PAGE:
This month we go back to our core values as a whisky club! A ridiculously great single malt whisky, a whisky that has won gold medals nearly every year since its first release, a whisky from one of Australia’s powerhouse distilleries (and Australian success stories) – The Starward Solera.
For September, we are proud to offer the core expression from the one and only Starward. Not exclusive, not made for us…just one of Australia’s most delectable whiskies aged in ex-Apera casks, that built the Starward brand into what it is known for worldwide and it all started in a small shed in Melbourne. The awards for the Starward Solera speak for themselves:
- Double Gold SFWSC 2021
- Gold World Whisky Masters 2021
- Gold Medal Winner at World Whiskies Awards 2016, 2017, 2019
The ‘Solera’ for us is the representation of the new world of great Australian whisky and the way the Solera method works means that every bottle of the Starward Solera contains some of the very original spirit produced at the distillery.
Starward has gained somewhat of a cult status in Australia with limited releases coming thick and fast it seems. These (fantastic) limited expressions do tend to somewhat overshadow their core products in ‘whisky circles’ here, which is a shame as Starward’s core products are sensational.
As per its name, this month’s feature whisky is aged using a modern take on the solera method of aging. The ‘Methode Solera’ refers to a practice where spirits are aged in consecutive barrels. The very bottom row of these barrels (known as the Solera row) are the casks the aged spirit is drawn from for bottling.
Traditionally, these are the first casks filled and aged for an amount of time (depends on the distillery, the climate and where it’s being aged). During this aging period, another row (called a ‘scale’) is added above the first (bottom) row – and new make begins aging in these. After some time, the angels share is replaced in the bottom row, with some of the contents from the second row. The second row is then topped with new make, and another row (‘scale’) added above and filled entirely with new make spirit begins the aging process. This is replicated until several scales are full of aging spirit. When the bottom scale is ready to ‘harvest’, some (around half) of the spirit is drawn and bottled. These are then topped up with spirit from the scale above, the second row are topped form the scale above them and so on, until the top scale – which are topped up with new make. And so, when fully established, you have several (up to 8 or ten) layers of spirit, all slightly differently aged, and all containing a blend of different vintages.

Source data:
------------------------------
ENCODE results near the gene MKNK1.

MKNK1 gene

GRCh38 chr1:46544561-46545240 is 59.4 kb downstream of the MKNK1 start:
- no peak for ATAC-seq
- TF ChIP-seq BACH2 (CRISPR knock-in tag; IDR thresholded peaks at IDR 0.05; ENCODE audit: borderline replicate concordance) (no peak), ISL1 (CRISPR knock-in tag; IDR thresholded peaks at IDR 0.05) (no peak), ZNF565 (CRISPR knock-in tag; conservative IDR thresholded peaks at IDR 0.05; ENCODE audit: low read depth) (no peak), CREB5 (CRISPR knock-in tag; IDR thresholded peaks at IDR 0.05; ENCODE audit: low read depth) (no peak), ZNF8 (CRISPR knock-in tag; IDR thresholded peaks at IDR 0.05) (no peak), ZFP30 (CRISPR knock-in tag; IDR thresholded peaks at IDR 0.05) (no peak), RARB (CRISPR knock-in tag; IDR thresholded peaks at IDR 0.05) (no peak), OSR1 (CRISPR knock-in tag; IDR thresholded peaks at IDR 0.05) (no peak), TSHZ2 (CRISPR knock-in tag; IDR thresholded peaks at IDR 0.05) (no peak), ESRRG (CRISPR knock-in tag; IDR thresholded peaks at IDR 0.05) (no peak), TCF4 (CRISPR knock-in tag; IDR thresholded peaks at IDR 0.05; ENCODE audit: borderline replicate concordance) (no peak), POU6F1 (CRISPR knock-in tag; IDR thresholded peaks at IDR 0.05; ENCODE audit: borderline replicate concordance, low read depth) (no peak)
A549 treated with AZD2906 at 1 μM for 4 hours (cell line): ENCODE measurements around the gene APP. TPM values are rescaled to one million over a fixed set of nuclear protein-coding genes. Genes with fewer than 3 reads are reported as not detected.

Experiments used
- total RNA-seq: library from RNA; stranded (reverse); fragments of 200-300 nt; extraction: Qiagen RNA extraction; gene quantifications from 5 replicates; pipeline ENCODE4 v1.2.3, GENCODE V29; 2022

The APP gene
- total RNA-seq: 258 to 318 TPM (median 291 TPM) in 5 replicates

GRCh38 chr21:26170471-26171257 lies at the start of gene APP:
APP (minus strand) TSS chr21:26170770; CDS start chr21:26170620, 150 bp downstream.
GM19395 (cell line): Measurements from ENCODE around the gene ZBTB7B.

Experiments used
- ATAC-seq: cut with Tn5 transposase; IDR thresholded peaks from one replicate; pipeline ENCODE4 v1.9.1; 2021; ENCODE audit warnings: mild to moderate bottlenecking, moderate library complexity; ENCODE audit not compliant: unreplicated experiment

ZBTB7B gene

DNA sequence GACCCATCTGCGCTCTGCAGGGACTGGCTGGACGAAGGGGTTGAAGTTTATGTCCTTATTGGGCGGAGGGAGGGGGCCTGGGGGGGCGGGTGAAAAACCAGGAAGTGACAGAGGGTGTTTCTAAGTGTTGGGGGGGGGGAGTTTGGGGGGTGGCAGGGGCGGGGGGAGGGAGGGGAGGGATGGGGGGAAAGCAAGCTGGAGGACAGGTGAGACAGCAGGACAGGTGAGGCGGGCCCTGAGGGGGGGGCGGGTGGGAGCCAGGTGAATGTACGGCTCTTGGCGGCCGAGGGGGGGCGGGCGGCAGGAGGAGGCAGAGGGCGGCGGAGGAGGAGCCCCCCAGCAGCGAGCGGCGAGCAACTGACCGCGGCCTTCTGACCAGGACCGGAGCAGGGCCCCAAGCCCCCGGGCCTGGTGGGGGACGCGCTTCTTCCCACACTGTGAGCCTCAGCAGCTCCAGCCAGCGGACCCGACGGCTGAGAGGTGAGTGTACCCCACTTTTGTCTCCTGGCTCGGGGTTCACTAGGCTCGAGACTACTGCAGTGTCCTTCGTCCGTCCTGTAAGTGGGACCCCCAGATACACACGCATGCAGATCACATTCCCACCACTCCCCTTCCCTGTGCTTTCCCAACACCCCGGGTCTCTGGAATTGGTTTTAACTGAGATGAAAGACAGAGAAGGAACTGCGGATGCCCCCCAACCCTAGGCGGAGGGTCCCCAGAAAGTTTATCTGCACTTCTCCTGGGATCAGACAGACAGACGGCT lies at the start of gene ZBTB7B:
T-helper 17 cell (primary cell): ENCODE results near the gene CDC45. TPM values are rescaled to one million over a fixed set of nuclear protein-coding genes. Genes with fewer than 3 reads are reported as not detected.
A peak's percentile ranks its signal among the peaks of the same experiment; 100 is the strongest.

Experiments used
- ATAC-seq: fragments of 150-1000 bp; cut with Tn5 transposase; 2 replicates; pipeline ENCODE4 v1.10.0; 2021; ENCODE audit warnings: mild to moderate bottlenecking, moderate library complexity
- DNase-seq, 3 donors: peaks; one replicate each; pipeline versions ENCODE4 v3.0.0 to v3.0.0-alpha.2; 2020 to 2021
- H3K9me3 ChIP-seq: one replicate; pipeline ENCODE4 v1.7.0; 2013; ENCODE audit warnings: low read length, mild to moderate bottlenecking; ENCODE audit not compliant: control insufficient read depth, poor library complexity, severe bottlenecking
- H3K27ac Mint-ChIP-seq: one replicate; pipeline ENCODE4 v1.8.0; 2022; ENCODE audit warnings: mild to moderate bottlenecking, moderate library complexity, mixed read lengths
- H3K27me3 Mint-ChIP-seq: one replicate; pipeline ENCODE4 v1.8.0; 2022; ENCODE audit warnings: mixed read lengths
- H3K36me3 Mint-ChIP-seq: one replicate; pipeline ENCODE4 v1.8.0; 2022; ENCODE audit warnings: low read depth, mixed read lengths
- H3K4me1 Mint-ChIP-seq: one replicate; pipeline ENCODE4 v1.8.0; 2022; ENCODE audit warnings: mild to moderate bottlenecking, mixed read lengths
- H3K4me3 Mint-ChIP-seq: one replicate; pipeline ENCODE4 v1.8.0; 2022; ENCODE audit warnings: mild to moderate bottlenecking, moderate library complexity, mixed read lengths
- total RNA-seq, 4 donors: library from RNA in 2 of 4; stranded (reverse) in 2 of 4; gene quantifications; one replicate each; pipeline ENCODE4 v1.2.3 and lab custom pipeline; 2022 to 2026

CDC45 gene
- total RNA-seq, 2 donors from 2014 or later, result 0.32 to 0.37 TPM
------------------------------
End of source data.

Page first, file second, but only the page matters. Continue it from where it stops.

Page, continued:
So, I guess you could say what you end up with, is a continuous aging process rather than a ‘batch at a time’ coming from individual barrels of singular vintage spirit.
Starward were inspired by a trip to Glenfiddich in Speyside, who use a modern interpretation of the Solera technique for their delicious 15-year-old release. Rather than a bunch of scales, Starward uses a large vat to combine new empties of Apera barrels into. They never fully empty the Solera vat ensuring that it holds a portion of the previous contents, marrying its ever-aging base stock with younger whisky.
This is a relatively unexplored aging method in Australian whisky, and I believe (but could be wrong) that Starward was the first to age whisky this way here. Starward’s approach not only helps to achieve consistency and complexity, but it also means that some of Starward’s very first batch of Starward from 2013 is still every individual dram.
Wikipedia sums it all up nicely: Solera is a process for aging liquids … by fractional blending in such a way that the finished product is a mixture of ages, with the average age gradually increasing as the process continues over many years
Another point of difference in the Starward Solera is that it’s makers are not scared to promote their single malt whiskies use in cocktails and mixed drinks. It’s pretty unusual to see an Aussie single malt producer (well, any single malt producer come to think of it) really embrace the cocktail scene preferring to focus on the ‘malt whisky is sipped neat’ attitude. Starward not only embrace the use of their products in exotic mixological creations but they’re also equally happy to promote it’s use in mixed drinks.
Founder David Vitale, grew up in a big Italian family. He’s food obsessed without ever getting too serious or formal about it. Or as Starward themselves say – “Raise a few eyebrows and bring a bottle to BBQ. Pour it with tonic and watch jaws go to the floor. It’s an eye-opening business, this new world of whisky drinking.” And why not? Especially now it’s officially spring, and imminent hot weather on the way, why not do a bit of experimenting with some cocktails on the deck or around the pool. And this is the perfect Aussie whisky to do it with! The Starward website has some fantastic cocktail recipes.
Colour: Coppery-gold Nose: Muted oak underlies a real stewed apricot vibe with sweet fruit pastilles and there’s also a touch of citrus there.
Palate: Coats the mouth nicely. Fruit mince, poached pears in brown sugar with custard and lovely oak notes just making themselves known in the background.
Finish: Nice and rounded. Mild pepper coats the mouth whilst toasted oak and that lovely fruitiness peaks through the cracks.
This is a nice and light whisky yet it packs a mouthful of pepper-fruity Apera bliss! This will come into its own when the weather warms again. Put some in a highball, make a whisky soda, or try it mixed with whatever you love! Go on…no one’s watching and I won’t tell if you don’t!